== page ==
Churks

In 1960, scientists with the poultry research branch of the U.S. Department of Agriculture announced that they had successfully created a chicken-turkey hybrid. They called the new bird a "churk." It was the first time such a cross had ever successfully been achieved — one of the obstacles being that chickens have six pairs of chromosomes, and turkeys have nine pairs. Churks ended up having 15 chromosomes.

The scientists created three male churks. These three were not only the first, but also apparently the last of their kind.

Some features of the churk:

  • They suffered from mental retardation, having only half the intelligence of either chickens or turkeys.
  • They were mostly silent, only letting out a feeble chirp if disturbed.
  • They had the long neck, legs, and white skin of a turkey, but the general size and coloring of a chicken.
  • Their feathers grew twisted.
  • All three churks had some defects, such as crooked legs or beaks.
  • They had to be kept in a separate pen from the chickens and turkeys, to prevent them from being pecked to death.

More info: Science News (Nov 22, 2011)





The Pittsburgh Press - Oct 27, 1960

Posted By: Alex - Thu Aug 04, 2016
Category: Animals, 1960s



Comments
Half the intelligence of a turkey? Does this mean we now know the Donald Trump origin story?
Posted by Manticore in Mwanza, Tanzania on 08/04/16 at 11:52 AM
"Your scientists were so preoccupied with whether or not they could, they didn’t stop to think if they should." -- Dr. Ian Malcolm, Jurassic Park
Posted by Justin S. in Orange County, CA, USA on 08/04/16 at 12:05 PM
Many, many years ago, there was a man on Johnny Carson's show who'd bred chickens to be as large as turkeys. They had one come on stage -- clearly a chicken, but huge!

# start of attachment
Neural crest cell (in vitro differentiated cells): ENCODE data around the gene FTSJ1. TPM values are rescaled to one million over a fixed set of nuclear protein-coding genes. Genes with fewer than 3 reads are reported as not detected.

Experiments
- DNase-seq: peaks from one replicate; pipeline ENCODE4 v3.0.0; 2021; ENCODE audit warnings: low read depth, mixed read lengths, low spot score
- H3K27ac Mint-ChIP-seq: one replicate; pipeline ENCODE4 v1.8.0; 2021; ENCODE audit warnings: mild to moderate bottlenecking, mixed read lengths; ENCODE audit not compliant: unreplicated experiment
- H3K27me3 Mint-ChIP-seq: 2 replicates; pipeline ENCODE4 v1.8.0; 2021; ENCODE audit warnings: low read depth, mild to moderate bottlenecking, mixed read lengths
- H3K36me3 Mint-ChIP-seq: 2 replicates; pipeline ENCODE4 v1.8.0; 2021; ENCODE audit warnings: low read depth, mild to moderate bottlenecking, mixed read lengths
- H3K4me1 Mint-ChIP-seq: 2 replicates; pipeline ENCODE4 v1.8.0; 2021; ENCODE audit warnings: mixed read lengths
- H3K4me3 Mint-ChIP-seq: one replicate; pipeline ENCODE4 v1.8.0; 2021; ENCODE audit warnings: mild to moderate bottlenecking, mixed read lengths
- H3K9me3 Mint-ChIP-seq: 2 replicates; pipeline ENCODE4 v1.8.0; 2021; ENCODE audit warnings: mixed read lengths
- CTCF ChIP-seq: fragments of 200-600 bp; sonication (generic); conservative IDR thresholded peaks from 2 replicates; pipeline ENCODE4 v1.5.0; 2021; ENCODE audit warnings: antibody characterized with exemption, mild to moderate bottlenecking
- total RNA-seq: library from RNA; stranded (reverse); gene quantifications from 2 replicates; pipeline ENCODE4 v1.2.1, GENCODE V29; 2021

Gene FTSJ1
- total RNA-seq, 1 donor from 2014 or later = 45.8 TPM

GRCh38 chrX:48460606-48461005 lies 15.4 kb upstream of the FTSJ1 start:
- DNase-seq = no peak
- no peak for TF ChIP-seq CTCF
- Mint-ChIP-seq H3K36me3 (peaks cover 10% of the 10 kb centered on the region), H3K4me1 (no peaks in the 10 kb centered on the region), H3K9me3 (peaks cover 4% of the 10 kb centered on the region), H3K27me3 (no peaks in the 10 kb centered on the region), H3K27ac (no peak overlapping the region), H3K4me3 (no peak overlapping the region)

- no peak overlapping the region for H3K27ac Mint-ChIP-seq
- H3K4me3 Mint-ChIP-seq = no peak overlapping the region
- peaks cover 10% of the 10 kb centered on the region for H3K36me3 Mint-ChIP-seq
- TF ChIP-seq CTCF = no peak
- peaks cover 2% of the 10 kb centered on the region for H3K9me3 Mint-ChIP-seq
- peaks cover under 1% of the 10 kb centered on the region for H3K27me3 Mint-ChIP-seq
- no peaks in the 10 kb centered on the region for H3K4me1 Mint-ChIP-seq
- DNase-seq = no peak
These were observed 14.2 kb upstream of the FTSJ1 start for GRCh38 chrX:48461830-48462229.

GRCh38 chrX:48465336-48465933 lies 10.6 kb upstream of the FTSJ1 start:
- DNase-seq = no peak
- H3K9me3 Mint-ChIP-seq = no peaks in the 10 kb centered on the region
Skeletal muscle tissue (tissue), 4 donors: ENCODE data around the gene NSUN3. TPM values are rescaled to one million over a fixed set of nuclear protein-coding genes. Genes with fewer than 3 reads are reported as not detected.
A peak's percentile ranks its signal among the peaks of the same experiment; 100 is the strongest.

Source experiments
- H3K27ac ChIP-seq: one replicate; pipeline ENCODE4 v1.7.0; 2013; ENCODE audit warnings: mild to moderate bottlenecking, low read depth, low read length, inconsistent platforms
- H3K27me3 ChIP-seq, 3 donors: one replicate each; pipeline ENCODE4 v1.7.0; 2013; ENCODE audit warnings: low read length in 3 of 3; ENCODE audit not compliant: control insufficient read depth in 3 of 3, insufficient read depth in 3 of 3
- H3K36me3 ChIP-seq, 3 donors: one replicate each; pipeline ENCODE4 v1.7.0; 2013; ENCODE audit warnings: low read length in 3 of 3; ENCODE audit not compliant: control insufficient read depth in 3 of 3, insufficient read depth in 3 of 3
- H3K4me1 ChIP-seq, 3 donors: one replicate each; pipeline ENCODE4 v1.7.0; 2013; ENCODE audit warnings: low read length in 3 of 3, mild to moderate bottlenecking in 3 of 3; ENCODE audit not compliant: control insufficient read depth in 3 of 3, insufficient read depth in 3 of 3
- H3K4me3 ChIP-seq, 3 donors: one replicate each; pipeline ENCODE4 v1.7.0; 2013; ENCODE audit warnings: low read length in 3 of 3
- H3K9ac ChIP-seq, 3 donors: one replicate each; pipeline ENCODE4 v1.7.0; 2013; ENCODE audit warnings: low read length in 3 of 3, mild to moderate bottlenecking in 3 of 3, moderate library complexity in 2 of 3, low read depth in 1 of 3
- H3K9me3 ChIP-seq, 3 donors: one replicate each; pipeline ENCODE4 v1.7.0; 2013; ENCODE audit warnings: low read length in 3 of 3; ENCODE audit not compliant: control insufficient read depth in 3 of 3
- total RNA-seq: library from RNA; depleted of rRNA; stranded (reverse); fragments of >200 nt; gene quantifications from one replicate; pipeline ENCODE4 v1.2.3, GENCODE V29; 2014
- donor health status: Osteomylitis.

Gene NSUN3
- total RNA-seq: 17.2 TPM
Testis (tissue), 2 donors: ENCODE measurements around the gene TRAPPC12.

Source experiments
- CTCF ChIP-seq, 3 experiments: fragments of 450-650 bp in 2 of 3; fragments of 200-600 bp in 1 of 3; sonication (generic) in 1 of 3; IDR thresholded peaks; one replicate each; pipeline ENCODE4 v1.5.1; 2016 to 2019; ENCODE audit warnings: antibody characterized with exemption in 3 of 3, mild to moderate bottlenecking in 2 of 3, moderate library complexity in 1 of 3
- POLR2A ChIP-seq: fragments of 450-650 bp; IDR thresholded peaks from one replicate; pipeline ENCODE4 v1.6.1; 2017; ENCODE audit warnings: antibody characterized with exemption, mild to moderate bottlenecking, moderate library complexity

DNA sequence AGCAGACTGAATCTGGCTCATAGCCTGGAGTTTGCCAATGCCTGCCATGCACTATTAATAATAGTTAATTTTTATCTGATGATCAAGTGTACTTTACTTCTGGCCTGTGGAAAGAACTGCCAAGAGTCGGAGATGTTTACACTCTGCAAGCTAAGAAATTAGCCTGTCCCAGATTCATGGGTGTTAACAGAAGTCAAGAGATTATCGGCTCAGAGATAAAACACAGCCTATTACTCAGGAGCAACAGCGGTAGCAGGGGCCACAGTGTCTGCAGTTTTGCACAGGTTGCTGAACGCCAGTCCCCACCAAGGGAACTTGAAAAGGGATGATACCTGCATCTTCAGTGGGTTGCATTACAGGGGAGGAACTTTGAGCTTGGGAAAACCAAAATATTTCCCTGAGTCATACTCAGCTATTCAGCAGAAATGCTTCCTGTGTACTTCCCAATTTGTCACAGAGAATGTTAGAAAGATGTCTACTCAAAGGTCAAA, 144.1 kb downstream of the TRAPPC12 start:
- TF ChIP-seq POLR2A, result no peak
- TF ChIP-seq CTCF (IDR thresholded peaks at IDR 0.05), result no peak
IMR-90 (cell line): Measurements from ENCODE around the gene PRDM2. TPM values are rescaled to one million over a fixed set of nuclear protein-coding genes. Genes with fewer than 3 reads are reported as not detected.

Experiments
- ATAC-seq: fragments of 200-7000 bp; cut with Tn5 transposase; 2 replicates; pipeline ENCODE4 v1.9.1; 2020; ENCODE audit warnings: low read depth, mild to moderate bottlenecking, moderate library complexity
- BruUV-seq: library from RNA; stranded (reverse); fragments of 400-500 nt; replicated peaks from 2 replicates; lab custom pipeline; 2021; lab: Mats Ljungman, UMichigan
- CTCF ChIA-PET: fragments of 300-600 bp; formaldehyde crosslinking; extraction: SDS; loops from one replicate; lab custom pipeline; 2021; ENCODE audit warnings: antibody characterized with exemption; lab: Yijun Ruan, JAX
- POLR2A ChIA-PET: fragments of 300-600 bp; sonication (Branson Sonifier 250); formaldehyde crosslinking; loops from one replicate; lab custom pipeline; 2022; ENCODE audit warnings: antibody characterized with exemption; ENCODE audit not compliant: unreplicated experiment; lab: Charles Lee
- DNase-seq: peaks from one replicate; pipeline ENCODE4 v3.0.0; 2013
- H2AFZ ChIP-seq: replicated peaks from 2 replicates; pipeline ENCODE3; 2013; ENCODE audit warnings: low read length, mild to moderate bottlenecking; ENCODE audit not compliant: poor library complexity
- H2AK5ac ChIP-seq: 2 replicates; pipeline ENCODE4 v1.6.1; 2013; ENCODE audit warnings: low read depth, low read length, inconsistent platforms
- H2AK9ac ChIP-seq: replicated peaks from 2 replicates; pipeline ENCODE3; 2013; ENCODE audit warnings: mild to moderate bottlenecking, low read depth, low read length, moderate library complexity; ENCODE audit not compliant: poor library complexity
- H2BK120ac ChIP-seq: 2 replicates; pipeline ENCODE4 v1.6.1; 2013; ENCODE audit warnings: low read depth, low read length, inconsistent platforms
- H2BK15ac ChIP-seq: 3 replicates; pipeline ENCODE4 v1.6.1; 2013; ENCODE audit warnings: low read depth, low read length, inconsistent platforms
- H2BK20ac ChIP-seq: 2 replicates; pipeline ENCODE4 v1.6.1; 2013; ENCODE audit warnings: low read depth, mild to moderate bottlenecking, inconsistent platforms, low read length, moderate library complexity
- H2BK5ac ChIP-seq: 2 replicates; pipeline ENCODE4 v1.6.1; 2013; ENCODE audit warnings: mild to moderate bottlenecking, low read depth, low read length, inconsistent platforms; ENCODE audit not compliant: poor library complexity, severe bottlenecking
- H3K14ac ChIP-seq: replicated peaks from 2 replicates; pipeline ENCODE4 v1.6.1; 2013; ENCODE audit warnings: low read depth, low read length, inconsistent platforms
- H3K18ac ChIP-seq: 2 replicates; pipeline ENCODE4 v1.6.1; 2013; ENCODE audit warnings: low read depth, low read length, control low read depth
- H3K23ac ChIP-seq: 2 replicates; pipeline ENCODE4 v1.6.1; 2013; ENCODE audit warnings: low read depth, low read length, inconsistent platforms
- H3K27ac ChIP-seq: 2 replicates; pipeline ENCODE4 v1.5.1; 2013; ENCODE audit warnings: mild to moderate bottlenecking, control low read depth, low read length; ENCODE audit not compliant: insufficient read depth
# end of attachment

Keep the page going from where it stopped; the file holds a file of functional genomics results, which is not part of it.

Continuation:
I kept my eyes open, but that's the one and only time I ever saw anything about it. It's impossible (at least for me) to Google because turkeys and chickens are mentioned together on so many websites.

I always wondered if they didn't breed true or if the turkey industry bought the secret and buried it to protect their interests.
Posted by Phideaux in his own little world on 08/04/16 at 12:14 PM
Phideaux -- I think you may be referring to Grant Sullens, the young man who created Weirdo, the cat-killing superchicken. I'm pretty sure he was on Johnny Carson at one point.
Posted by Alex on 08/04/16 at 02:10 PM
The Jersey Giant male chicken weighs 12LB which is the size of a small turkey.
Posted by BMN on 08/04/16 at 02:13 PM
@Alex -- That's very likely what I saw. I don't remember a mention that it was mean, but he might not have mentioned it on air.

I'm still waiting on the breakthrough geneticists promised us in the 1960s -- a 4-legged chicken so everyone could have a drumstick.
Posted by Phideaux in his own little world on 08/04/16 at 09:21 PM
Anybody else remember this? https://www.youtube.com/watch?v=dAHlGeVGp-4
Posted by tadchem on 08/05/16 at 05:54 AM
Sure thing, tadchem. Unfortunately this character, and many of its contemporaries like Deputy Dawg, Tennessee Tuxedo, Rocky & Bullwinkle, will never be seen again. Although their spirit does live on in some modern animation, such as "Family Guy."
Posted by KDP in Madill, OK on 08/05/16 at 08:16 AM
I'm still laughing over that one, tadchem, as I do watching the adventures of any of the heroes from that program, like George of the Jungle, Dudley Do-right and Nell, and Sherman and Mr. Peabody in the Wayback Machine.
Posted by Virtual in Carnate on 08/05/16 at 02:09 PM
I expect they tasted fowl grin and to: "Phideaux in his own little world"........A four legged chicken? How do you catch the blighter?
Posted by Dave P in UK on 08/06/16 at 02:39 PM
@Dave P -- With 4 legs instead of 2, you're twice as likely to catch them in a snare.
Posted by Phideaux in his own little world on 08/06/16 at 05:36 PM
This is pretty normal for birds. Birds, for reasons that aren't yet clear, can outcross with species far more distant than with other groups like mammals. Most of the time different species even in the same genus can't interbreed but birds can frequently interbreed with species in *different* genera as long as they're in the same family (as is the case here). Distant crosses have only male survivors (Haldane's law) and are generally really messed up.

These crosses don't happen in the wild because birds are pretty picky about mates.
Posted by Curtis Adams on 08/13/16 at 11:24 AM
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